Modeling and Control of 1.5 MW HESG-Based Wind Conversion System: Advanced Aerodynamic Modeling

Modeling and Control of 1.5 MW HESG-Based Wind Conversion System: Advanced Aerodynamic Modeling

Hayder Gallas* Amina Mseddi Sandrine Le Ballois Helmi Aloui Lionel Vido

SATIE Laboratory, SETE Team, CY Cergy Paris University, 5 Mail Gay Lussac, Neuville-sur-Oise 95000, France

ESSE Laboratory, ISEM Team, ENET’Com, Sfax Technopark, BP 1163, CP 3018 Sfax, Tunisia

Corresponding Author Email: 
hayder.gallas@u-cergy.fr
Page: 
119-128
|
DOI: 
https://doi.org/10.18280/ejee.220205
Received: 
11 January 2020
|
Accepted: 
3 March 2020
|
Published: 
30 April 2020
| Citation

OPEN ACCESS

Abstract: 

Setting up an experimental test bench for a large-scale wind conversion system (WCS) could be very challenging in terms of cost, size and complexity of the electrical and mechanical components especially in an academic research environment. Therefore, the aim of this paper is to establish an alternative through the development of a realistic simulation model. Such a model is essential for a better performances’ assessment of the studied 1.5 MW aerogenerator, based on a Hybrid Excitation Synchronous Generator (HESG). A model of the WCS taking into account both complex electrical phenomena and aerodynamic behaviors is established using the code FAST. Two pitch controllers are proposed and investigated. The first one consists of a conventional PI regulator. As for the second one, it includes a PI-based fuzzy logic controller. The blades’ loads, the low-speed shaft (LSS) torque ripple and loads are also given. Simulations results have confirmed the efficiency of the implemented fuzzy logic pitch controller and the capabilities of the developed model in simulating the behaviors of the modeled WCS in different operating regions.

Keywords: 

FAST, HESG, large-scale WCS, modeling, PI-based fuzzy logic control, robust control

1. Introduction

In the last decade, wind energy has occupied a leading position among renewable energy resources with a cumulative global installed capacity of 539.6 GW worldwide in 2017 [1]. Besides, it presents one of the most promising forms of renewable energy regarding ecology, jobs creation and development potentials [2]. The operating of a wind turbine can be described by the variation of the generated power on its low-speed shaft as a response to the changes of the wind velocity, as illustrated in Figure 1.

Figure 1. Typical wind turbine power curve

It comprises, mainly, three operating regions (referred to as zone I to III):

  • Zone I: the wind speed is insufficient to overcome the losses of the wind system and no power is generated.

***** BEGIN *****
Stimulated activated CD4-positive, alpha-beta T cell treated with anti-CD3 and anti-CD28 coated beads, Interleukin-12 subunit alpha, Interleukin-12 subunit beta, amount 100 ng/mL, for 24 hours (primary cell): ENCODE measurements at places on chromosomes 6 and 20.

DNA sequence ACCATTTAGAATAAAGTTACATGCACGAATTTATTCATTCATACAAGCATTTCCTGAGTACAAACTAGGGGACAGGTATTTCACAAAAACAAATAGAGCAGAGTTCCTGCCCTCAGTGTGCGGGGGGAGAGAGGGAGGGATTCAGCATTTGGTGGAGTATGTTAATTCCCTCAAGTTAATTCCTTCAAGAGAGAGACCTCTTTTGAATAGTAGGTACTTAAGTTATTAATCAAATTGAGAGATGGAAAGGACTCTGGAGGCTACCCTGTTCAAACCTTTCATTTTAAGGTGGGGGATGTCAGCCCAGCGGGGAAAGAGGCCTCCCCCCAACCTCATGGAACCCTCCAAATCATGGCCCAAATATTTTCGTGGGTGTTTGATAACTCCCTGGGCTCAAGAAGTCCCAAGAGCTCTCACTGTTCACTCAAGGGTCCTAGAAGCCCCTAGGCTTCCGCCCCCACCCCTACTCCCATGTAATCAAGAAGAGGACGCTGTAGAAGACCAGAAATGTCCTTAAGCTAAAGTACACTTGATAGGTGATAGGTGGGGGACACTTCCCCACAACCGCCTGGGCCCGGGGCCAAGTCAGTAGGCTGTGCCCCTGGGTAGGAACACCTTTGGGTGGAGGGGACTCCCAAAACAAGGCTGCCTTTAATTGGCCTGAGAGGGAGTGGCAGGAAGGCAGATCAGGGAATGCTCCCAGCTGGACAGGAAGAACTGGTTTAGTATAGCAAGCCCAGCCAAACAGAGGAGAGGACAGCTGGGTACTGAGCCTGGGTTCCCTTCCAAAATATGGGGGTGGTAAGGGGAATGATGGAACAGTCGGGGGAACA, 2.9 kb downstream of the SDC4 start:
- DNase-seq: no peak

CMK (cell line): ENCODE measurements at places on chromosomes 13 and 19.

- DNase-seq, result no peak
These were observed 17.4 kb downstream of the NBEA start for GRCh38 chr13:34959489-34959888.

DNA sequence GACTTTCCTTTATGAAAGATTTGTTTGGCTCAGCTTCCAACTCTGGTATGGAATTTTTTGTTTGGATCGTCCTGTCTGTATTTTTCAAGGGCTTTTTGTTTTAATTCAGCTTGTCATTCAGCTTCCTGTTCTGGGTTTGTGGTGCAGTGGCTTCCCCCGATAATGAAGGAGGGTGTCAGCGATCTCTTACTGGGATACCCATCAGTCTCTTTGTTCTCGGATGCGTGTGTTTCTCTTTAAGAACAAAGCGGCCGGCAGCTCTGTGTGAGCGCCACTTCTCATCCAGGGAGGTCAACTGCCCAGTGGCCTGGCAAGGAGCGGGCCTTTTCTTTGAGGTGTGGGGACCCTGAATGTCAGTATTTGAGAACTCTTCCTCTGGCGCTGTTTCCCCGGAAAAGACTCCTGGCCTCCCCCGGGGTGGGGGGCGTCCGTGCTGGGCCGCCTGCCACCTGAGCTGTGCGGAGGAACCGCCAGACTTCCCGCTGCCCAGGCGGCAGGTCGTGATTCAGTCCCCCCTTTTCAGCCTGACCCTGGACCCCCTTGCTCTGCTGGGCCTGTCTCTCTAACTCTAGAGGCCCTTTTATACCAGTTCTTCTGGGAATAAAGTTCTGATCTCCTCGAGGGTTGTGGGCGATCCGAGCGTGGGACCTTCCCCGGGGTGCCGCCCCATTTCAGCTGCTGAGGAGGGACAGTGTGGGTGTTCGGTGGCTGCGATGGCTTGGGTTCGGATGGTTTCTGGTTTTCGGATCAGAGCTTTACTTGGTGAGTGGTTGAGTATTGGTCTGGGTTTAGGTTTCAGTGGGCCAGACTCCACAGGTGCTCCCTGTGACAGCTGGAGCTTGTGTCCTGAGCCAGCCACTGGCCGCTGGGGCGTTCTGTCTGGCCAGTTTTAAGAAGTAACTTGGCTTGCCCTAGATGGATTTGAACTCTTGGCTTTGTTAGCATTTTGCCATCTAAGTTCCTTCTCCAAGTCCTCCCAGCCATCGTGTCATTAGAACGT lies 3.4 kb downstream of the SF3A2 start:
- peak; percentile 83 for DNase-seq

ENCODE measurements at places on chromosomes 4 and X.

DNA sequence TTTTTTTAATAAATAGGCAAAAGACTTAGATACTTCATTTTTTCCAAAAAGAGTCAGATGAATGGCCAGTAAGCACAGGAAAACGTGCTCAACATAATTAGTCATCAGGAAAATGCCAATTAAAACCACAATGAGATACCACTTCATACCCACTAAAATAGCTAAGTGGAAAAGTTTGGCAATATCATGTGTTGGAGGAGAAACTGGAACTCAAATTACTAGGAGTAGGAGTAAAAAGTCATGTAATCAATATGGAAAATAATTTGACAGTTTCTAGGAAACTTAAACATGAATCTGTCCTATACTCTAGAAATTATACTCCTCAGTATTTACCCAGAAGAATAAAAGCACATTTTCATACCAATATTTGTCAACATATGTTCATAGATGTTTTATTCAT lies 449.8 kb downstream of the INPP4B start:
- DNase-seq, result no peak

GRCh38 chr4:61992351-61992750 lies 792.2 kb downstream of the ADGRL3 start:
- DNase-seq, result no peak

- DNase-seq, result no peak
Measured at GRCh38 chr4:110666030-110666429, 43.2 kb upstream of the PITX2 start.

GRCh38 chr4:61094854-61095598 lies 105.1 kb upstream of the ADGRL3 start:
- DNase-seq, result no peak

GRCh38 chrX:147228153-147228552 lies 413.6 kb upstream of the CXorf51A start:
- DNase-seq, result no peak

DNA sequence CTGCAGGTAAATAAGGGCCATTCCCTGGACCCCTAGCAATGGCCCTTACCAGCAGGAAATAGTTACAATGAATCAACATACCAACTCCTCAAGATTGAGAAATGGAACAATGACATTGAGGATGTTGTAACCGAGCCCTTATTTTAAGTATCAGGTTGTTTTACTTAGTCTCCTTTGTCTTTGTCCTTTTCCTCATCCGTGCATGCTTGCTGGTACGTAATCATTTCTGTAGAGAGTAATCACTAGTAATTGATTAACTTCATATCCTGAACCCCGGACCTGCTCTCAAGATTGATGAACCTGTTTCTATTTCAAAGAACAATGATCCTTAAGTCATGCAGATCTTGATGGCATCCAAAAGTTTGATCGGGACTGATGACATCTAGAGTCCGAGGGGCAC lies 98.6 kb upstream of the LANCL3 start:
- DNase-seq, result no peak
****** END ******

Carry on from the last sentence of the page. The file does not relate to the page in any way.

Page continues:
• Zone II: the wind speed exceeds the cut-in value and the wind turbine must operate at optimum efficiency to extract maximum power.
  • Zone III: the power generated by the wind turbine must be maximum, constant and equal to the rated power.

In a WCS, the integrity of the aerogenerator structure is a significant factor so it can operate with an optimum energy production at a minimum cost. In the case of a large wind turbine, the risk associated with mechanical fatigue comes mainly from the torque ripple of the rotor shaft. This particular phenomenon is due to many factors such as the sudden changes in the wind velocity, the HESG space harmonics or the vibrations in the transmission system.

The considered WCS is based on a hybrid excitation synchronous generator (HESG) connected to an isolated load and a variable speed horizontal axis wind turbine.

The transmission system comprises a gearbox that connects the wind turbine-side low-speed shaft (LLS) to the generator-side high-speed shaft (HSS). The primary purpose of the gearbox is to convert the high torque low-speed rotational velocity generated by the turbine rotor into a low torque high-speed velocity feeding the HESG.

The flux created in the air gap of the HESG comes from two sources: permanent magnets mounted on the rotor and excitation coils on the stator (Figure 2). This hybrid excitation principle offers an additional degree of freedom allowing much flexibility in the control of the excitation flux. Furthermore, the topology of a HESG comes without slip rings or brushes.

In short, as explained by Vido et al. [3], a HESG combines the advantages of permanent magnet synchronous generators (fewer Joule losses at the rotor and therefore a sufficient cooling) and wound rotor synchronous generators (much flexibility in the control of the excitation flux). All the mentioned advantages but also the limitations of conventional excitation generators currently operating in aerogenerators make the HESG an interesting research subject for wind applications.